Every year I do my ‘bah humbug’ impression and swear that this year July fever won’t get me. It’s a handicap, the track is impossible, it’s a rough and ready rugby scrum for the post and almost every year there is some kind of disaster, high drama or upset result.
This year’s July got out of the starting blocks early. We nearly had a black stallion, and then we didn’t. We nearly had Muzi Yeni and then we didn’t. Of course we nearly didn’t have Horizon and then we did.
I think perhaps it’s because of all the variables and its sheer unpredictability that makes it so alluring. The July, perhaps more than any of our big feature days, allows one to hope. Once those gates open, you can throw the draws, the handicaps and the going out of the window – you are in the lap of the gods and anything can happen. Whether it’s Lady Luck, the Luck of the Draw or even just plain Blind Luck, it is perhaps this sheer capriciousness that makes the Durban July the one race on the South African racing calendar that above all others, every owner, trainer, breeder and jockey wants to win. So despite my best efforts, it manages to get me every time.
Like most of our big days with long standing sponsors, there is a defined rhythm to the July and the day ebbs and flows around the card, changing its mood and texture as the day wears on.
All the winners
A twelve race card is a lot to digest, but with so many horses, stories and colour, it is a white knuckle ride through the day as everyone wants a winner. I don’t want to miss anyone out, so will start at the top. Gavin Lerena, back on a flying visit, secured an early birthday present with a determined ride on Silver Class in the 1400m poly dash on the card opener for the Johan Janse van Vuuren yard.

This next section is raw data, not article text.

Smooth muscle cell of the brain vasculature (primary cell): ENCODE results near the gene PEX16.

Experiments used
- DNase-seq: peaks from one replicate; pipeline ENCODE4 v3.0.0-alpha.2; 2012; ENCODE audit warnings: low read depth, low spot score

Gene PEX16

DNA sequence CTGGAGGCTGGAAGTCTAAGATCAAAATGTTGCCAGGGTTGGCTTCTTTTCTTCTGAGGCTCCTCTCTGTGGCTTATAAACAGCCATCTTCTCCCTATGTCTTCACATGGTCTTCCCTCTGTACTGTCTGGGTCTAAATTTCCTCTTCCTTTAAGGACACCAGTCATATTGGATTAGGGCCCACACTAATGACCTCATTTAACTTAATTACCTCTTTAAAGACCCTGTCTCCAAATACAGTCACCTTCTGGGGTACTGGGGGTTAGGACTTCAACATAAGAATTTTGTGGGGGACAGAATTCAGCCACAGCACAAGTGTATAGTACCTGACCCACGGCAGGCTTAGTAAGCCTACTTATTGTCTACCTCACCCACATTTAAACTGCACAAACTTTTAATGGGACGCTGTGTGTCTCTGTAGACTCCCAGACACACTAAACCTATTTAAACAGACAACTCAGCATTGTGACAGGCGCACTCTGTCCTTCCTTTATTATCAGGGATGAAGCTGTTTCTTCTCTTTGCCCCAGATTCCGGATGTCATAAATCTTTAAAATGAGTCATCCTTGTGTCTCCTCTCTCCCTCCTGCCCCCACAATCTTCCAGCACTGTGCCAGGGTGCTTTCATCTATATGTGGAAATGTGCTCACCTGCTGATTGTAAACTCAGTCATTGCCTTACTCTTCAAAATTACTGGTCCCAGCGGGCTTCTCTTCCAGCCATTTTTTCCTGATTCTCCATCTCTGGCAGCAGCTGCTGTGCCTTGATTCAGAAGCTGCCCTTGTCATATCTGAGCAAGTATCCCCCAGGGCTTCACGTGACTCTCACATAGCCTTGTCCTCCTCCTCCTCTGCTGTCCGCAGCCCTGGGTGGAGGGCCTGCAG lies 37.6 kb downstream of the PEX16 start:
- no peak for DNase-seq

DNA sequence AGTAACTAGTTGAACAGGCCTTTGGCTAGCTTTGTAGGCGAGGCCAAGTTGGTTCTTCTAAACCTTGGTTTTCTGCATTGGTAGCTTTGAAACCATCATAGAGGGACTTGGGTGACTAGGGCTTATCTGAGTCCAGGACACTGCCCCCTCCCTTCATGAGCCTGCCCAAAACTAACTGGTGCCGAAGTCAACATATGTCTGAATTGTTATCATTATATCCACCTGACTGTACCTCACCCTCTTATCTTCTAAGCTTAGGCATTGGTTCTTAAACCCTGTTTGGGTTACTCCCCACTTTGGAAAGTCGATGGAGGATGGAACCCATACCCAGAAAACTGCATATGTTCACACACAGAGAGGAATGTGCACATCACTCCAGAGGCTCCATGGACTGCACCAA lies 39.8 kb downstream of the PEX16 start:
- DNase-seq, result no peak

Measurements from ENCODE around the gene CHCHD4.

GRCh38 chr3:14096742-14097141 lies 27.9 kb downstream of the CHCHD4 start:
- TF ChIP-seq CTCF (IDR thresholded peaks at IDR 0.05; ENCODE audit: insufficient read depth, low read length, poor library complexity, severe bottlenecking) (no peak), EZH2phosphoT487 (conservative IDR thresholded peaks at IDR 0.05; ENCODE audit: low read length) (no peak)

Anton Marcus earned his riding fee the hard way in race 2 with Head Honcho, to quote Sheldon Peters ‘doing everything to get beat’. Despite being devilled by an ornery horse and an errant stick, Anton was not taking no for an answer and all but physically pushed the La Plaisance homebred over the line in the 1400m Mumm Stakes for Plattner Racing. A gracious Andre Nel gave all credit to Barend Botes and the team saying, “I’m just the one standing in front of the camera.”
The Betting World 2200, or ‘consolation July’ got the day’s features under way a touch before 1pm and welcomed back Callan Murray. The Normandy bred son of Captain Al, Crowd Pleaser has shown excellent Durban form, beating Edict Of Nantes in May and finishing a short head behind Elusive Silva in the Cup Trial earlier this month. Keagan de Melo got him out smartly, settled into the driving seat and as Craig Peters said, led them a merry dance all the way across the line to give Johan Janse van Vuuren a quick double. It was fun to have Andrew Bon to get a blow by blow account from the saddle, even though he nearly directed poor Keagan the wrong way back to the winner’s enclosure.
In the Gold Vase, Captain Splendid lugged in badly over the final 100m, resulting in a titanic battle with Hermoso Mundo. The son of Ideal World held his line courageously and the two crossed the line as one. It didn’t take long for the objection hooter to sound and the result eventually went the way of Weiho Marwing, resulting in one of the most entertaining post race interviews I’ve seen in a long time. Thank goodness for the volume button!
Champion trainer Sean Tarry made it a clean sweep of the juvenile races, taking the Golden Slipper with Desert Rhythm and S’manga Khumalo (with Lyle Hewitson picking up a handy 4th place cheque on his pick up ride on Rockin Russian) and the Golden Horseshoe with Purple Diamond and Nooresh Juglall, also back for a visit.
There is always a little spike in the adrenaline at this point in the day and somewhere between the fillies parading for the Slipper and the colts being unsaddled after the Golden Horseshoe, the Greyville crowd seems to thicken and swell and suddenly it’s standing room only for the main race.
A Rainbow Race for a Rainbow Nation
As the designated racing person in my circle of friends, I’m the ‘go to’ person for the July and do my best to give them a little pre-July run down on the year’s field. It’s also an opportunity to try and find a pick for the race. After all, it’s a horse race and you’re not invested until you have a dog in the fight. I tend to have the opposite problem and can find a reason for them all to win, but this year was a particularly colourful one in terms of the stories involved. All were deserving, but of course only one can cross the line first. Krambambuli had us holding our breath, the 3yo’s threatened, the filly flew, but the horse that threw his heart across the line and took ours along with him, was Marinaresco.